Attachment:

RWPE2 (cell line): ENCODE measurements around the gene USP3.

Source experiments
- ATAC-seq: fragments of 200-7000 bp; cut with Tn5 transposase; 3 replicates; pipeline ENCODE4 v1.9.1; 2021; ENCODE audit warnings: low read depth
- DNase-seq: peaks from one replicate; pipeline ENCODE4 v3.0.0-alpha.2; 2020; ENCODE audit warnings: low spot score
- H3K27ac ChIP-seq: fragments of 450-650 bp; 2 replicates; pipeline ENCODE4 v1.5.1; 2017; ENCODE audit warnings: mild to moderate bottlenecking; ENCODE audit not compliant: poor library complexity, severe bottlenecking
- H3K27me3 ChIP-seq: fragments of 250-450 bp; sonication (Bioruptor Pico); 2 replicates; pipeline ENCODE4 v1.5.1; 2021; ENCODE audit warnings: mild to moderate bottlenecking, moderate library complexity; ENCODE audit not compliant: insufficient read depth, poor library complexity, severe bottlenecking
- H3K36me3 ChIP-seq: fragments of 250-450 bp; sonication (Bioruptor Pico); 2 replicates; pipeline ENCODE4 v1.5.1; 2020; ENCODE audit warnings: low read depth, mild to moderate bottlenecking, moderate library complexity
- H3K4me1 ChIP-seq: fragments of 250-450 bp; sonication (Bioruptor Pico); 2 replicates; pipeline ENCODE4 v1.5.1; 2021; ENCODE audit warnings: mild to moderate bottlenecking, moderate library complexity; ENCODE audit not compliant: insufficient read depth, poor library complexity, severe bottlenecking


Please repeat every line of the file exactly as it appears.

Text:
RWPE2 (cell line): ENCODE measurements around the gene USP3.

Source experiments
- ATAC-seq: fragments of 200-7000 bp; cut with Tn5 transposase; 3 replicates; pipeline ENCODE4 v1.9.1; 2021; ENCODE audit warnings: low read depth
- DNase-seq: peaks from one replicate; pipeline ENCODE4 v3.0.0-alpha.2; 2020; ENCODE audit warnings: low spot score
- H3K27ac ChIP-seq: fragments of 450-650 bp; 2 replicates; pipeline ENCODE4 v1.5.1; 2017; ENCODE audit warnings: mild to moderate bottlenecking; ENCODE audit not compliant: poor library complexity, severe bottlenecking
- H3K27me3 ChIP-seq: fragments of 250-450 bp; sonication (Bioruptor Pico); 2 replicates; pipeline ENCODE4 v1.5.1; 2021; ENCODE audit warnings: mild to moderate bottlenecking, moderate library complexity; ENCODE audit not compliant: insufficient read depth, poor library complexity, severe bottlenecking
- H3K36me3 ChIP-seq: fragments of 250-450 bp; sonication (Bioruptor Pico); 2 replicates; pipeline ENCODE4 v1.5.1; 2020; ENCODE audit warnings: low read depth, mild to moderate bottlenecking, moderate library complexity
- H3K4me1 ChIP-seq: fragments of 250-450 bp; sonication (Bioruptor Pico); 2 replicates; pipeline ENCODE4 v1.5.1; 2021; ENCODE audit warnings: mild to moderate bottlenecking, moderate library complexity; ENCODE audit not compliant: insufficient read depth, poor library complexity, severe bottlenecking